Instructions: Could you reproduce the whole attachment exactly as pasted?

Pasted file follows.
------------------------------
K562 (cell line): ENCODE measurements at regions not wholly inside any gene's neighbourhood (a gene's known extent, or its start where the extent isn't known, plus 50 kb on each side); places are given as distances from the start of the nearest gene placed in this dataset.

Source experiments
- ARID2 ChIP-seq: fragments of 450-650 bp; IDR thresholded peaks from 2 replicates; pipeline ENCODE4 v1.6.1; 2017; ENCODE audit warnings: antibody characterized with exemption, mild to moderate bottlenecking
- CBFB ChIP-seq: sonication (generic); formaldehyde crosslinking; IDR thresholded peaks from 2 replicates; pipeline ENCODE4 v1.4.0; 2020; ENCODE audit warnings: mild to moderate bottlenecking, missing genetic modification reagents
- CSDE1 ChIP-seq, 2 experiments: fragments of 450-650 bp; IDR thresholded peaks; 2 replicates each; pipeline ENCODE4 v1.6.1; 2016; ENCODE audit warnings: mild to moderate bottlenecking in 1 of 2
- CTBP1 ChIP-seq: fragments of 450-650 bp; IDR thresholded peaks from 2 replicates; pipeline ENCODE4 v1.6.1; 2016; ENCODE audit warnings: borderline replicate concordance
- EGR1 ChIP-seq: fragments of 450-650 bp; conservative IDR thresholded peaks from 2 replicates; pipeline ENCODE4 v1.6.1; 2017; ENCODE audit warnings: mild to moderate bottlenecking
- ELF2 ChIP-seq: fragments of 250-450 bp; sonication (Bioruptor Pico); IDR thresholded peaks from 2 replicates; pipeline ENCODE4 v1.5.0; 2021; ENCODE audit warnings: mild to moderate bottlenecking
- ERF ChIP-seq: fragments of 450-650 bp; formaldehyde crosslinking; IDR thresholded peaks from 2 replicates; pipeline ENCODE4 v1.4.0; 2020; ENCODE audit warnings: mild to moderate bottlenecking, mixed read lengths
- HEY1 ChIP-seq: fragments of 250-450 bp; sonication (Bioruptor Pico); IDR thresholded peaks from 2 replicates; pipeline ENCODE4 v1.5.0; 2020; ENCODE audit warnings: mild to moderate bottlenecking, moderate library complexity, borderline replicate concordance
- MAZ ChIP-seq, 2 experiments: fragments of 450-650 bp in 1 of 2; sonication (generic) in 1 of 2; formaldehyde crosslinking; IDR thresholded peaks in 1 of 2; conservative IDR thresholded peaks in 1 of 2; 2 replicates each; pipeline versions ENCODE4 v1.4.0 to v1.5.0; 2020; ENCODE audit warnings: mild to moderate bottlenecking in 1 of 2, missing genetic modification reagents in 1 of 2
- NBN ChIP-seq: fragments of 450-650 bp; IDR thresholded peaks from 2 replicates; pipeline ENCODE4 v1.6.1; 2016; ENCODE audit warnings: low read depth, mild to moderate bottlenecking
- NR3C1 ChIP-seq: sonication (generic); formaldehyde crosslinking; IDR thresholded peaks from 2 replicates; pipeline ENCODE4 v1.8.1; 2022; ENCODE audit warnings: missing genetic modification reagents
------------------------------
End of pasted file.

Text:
K562 (cell line): ENCODE measurements at regions not wholly inside any gene's neighbourhood (a gene's known extent, or its start where the extent isn't known, plus 50 kb on each side); places are given as distances from the start of the nearest gene placed in this dataset.

Source experiments
- ARID2 ChIP-seq: fragments of 450-650 bp; IDR thresholded peaks from 2 replicates; pipeline ENCODE4 v1.6.1; 2017; ENCODE audit warnings: antibody characterized with exemption, mild to moderate bottlenecking
- CBFB ChIP-seq: sonication (generic); formaldehyde crosslinking; IDR thresholded peaks from 2 replicates; pipeline ENCODE4 v1.4.0; 2020; ENCODE audit warnings: mild to moderate bottlenecking, missing genetic modification reagents
- CSDE1 ChIP-seq, 2 experiments: fragments of 450-650 bp; IDR thresholded peaks; 2 replicates each; pipeline ENCODE4 v1.6.1; 2016; ENCODE audit warnings: mild to moderate bottlenecking in 1 of 2
- CTBP1 ChIP-seq: fragments of 450-650 bp; IDR thresholded peaks from 2 replicates; pipeline ENCODE4 v1.6.1; 2016; ENCODE audit warnings: borderline replicate concordance
- EGR1 ChIP-seq: fragments of 450-650 bp; conservative IDR thresholded peaks from 2 replicates; pipeline ENCODE4 v1.6.1; 2017; ENCODE audit warnings: mild to moderate bottlenecking
- ELF2 ChIP-seq: fragments of 250-450 bp; sonication (Bioruptor Pico); IDR thresholded peaks from 2 replicates; pipeline ENCODE4 v1.5.0; 2021; ENCODE audit warnings: mild to moderate bottlenecking
- ERF ChIP-seq: fragments of 450-650 bp; formaldehyde crosslinking; IDR thresholded peaks from 2 replicates; pipeline ENCODE4 v1.4.0; 2020; ENCODE audit warnings: mild to moderate bottlenecking, mixed read lengths
- HEY1 ChIP-seq: fragments of 250-450 bp; sonication (Bioruptor Pico); IDR thresholded peaks from 2 replicates; pipeline ENCODE4 v1.5.0; 2020; ENCODE audit warnings: mild to moderate bottlenecking, moderate library complexity, borderline replicate concordance
- MAZ ChIP-seq, 2 experiments: fragments of 450-650 bp in 1 of 2; sonication (generic) in 1 of 2; formaldehyde crosslinking; IDR thresholded peaks in 1 of 2; conservative IDR thresholded peaks in 1 of 2; 2 replicates each; pipeline versions ENCODE4 v1.4.0 to v1.5.0; 2020; ENCODE audit warnings: mild to moderate bottlenecking in 1 of 2, missing genetic modification reagents in 1 of 2
- NBN ChIP-seq: fragments of 450-650 bp; IDR thresholded peaks from 2 replicates; pipeline ENCODE4 v1.6.1; 2016; ENCODE audit warnings: low read depth, mild to moderate bottlenecking
- NR3C1 ChIP-seq: sonication (generic); formaldehyde crosslinking; IDR thresholded peaks from 2 replicates; pipeline ENCODE4 v1.8.1; 2022; ENCODE audit warnings: missing genetic modification reagents